This attitude of having a sense of humor but being frank and serious about the technical issues and about the expected behavior of participants in public fora is part of the Perl community. It's a goal of Larry, Damian, Tom, Tom, Randal, Jon, Tye, and many others throughout the community to be able to have a bit of fun but not miss the point of the forum, which is Perl. This relaxed yet purposeful atmosphere largely existed around Perl before PM was around, but the site administration certainly helps foster it. That's one of the best features of PerlMonks and the Perl community, right down to many the texts about the language. Being technical, thoughtful, or informative doesn't mean you have to be stuffy, and the Perl community seems to get that better than most.

Re: Why does PerlMonks rock?
by zentara (Archbishop) on Aug 22, 2008 at 18:51 UTC
    When I first started, it was because Perlmonks was civilized to newbies. comp.lang.perl.misc, at that time was a brawling, insulting competition between posters. There was this beast called Godzilla that would insult any newbie, claiming the question was incompetant; and there were regulars who would try to out do each other in making the better answer, mostly as means to insult the other guy's intelligence.

    The most common answer was RTFM.

    Perlmonks ,on the other hand, was considerate, the worst chastisement here is "show your code", or "I can't understand your question".

    Now after a few years, as the perlmonks code base has built up, it's very easy to refer to past nodes containing code, and it has a nice web front end. It just is generally easier to use than the nntp newsgroups.

    I'm not really a human, but I play one on earth Remember How Lucky You Are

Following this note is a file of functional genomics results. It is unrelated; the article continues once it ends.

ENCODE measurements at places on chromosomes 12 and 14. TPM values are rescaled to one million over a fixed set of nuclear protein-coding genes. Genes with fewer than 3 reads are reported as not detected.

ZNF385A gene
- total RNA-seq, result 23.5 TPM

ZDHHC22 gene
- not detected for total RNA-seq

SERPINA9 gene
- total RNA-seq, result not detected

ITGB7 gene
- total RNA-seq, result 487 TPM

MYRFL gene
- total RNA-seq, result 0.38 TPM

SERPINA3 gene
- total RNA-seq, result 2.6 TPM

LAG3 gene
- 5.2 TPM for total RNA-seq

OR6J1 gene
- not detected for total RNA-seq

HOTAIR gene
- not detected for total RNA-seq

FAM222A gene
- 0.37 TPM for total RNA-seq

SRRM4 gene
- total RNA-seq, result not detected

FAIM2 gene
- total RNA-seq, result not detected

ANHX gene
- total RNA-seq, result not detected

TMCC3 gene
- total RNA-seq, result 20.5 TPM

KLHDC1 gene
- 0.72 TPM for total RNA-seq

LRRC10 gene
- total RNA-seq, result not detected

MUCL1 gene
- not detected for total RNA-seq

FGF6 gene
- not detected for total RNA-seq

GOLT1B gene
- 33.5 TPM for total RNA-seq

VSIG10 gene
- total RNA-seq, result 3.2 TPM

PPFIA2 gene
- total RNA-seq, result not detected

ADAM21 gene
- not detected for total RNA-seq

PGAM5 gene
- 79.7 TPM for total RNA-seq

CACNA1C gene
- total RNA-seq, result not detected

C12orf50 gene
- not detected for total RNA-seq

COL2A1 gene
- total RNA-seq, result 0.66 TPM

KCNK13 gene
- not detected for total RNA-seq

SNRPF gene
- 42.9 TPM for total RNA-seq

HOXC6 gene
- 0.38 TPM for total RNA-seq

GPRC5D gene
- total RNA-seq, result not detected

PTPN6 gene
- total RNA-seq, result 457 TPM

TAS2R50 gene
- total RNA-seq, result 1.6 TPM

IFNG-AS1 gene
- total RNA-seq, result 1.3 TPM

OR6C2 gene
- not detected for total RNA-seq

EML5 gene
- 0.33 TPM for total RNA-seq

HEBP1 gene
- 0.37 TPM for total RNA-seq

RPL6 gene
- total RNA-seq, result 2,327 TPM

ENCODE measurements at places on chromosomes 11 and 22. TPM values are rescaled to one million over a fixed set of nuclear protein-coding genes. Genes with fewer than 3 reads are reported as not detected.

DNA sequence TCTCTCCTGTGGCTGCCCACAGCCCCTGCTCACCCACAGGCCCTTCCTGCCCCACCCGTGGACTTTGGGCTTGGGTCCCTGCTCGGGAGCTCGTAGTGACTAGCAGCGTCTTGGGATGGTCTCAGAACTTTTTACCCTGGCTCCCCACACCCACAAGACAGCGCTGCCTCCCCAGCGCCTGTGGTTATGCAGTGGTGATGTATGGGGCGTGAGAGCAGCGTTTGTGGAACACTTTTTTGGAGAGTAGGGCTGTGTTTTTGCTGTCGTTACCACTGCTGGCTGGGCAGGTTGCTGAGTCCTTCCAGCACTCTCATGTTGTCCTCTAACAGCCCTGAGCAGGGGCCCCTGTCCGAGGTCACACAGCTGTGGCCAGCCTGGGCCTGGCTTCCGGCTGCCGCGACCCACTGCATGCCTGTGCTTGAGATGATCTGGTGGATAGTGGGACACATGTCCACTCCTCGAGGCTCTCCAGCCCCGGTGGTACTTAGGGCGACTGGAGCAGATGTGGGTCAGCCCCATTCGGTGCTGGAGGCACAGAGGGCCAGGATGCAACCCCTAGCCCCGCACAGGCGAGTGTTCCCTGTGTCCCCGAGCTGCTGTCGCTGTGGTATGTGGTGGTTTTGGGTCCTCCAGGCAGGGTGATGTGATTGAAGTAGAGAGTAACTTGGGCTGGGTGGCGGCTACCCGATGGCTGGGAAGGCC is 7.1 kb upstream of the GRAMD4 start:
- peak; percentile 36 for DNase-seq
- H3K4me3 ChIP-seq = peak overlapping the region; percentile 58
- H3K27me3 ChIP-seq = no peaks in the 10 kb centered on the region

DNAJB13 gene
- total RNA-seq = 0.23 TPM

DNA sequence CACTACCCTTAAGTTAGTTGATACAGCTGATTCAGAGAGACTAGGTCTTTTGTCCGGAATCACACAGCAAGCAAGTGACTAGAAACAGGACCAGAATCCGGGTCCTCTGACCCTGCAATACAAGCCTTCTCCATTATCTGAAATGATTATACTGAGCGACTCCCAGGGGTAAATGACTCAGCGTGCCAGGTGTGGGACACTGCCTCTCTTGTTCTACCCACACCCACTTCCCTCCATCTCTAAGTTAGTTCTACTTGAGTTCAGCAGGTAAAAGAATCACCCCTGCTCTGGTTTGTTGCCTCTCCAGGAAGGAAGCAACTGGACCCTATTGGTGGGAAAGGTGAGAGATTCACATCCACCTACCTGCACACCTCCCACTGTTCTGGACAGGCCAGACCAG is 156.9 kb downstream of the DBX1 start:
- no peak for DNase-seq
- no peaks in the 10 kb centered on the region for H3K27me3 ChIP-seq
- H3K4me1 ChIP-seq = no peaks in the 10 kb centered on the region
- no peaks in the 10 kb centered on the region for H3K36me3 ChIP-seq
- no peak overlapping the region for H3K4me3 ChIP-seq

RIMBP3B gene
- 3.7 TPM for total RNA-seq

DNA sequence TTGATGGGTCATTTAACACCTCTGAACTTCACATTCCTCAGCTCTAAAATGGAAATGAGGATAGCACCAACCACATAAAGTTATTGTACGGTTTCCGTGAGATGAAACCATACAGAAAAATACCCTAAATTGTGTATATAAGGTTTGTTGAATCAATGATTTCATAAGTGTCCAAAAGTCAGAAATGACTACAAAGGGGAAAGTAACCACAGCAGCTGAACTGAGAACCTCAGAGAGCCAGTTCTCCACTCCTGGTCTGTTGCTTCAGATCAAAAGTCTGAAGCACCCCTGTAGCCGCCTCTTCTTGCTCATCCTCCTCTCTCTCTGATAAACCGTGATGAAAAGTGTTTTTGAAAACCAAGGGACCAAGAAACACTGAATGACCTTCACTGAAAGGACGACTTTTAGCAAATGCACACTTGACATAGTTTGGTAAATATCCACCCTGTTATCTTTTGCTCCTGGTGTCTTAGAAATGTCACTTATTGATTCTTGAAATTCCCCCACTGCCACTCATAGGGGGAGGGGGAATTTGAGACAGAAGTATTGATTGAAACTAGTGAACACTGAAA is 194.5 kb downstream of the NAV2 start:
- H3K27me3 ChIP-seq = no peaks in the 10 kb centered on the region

The most common answer was RTFM. Perlmonks ,on the other hand, was considerate

      To expand on that from my perspective, the nice thing about PerlMonks IMO is that when the appropriate answer is RTFM, it will be given in the form of a link to the FM.

      In other words, being told to read the documentation here isn't a four-letter slap in the face, it's a friendly hand pointing at the answer.

Re: Why does PerlMonks rock?
by pajout (Curate) on Aug 21, 2008 at 20:01 UTC
    My opinion:

    Expertise, decency and quick responses. Other factors, for instance XP system and useful GUI, help but not establish it. Simply, very good community.

Re: Why does PerlMonks rock?
by GrandFather (Saint) on Aug 21, 2008 at 21:48 UTC

    In part it's the subject matter. For a whole lot of reasons Perl feels more fun to use than any other language I've used. It seems to me that engenders an enthusiasm for Perl that is substantially greater than that for other similar interest areas.

    PerlMonks draws together a bunch of knowledgeable and enthusiastic people with an ethos of sharing their knowledge and teaching others. Some of this is stimulated by the FOSS background or inclination of many people using Perl.

    And as others have said or implied, the site gets it pretty much right in terms of accessibility, focus and methods of interaction.

    The bottom line is that it's a combination of the language, the community and the site.

    Perl reduces RSI - it saves typing
Re: Why does PerlMonks rock?
by jplindstrom (Monsignor) on Aug 22, 2008 at 12:52 UTC
    • Timing/luck
    • The people
    • The XP/level system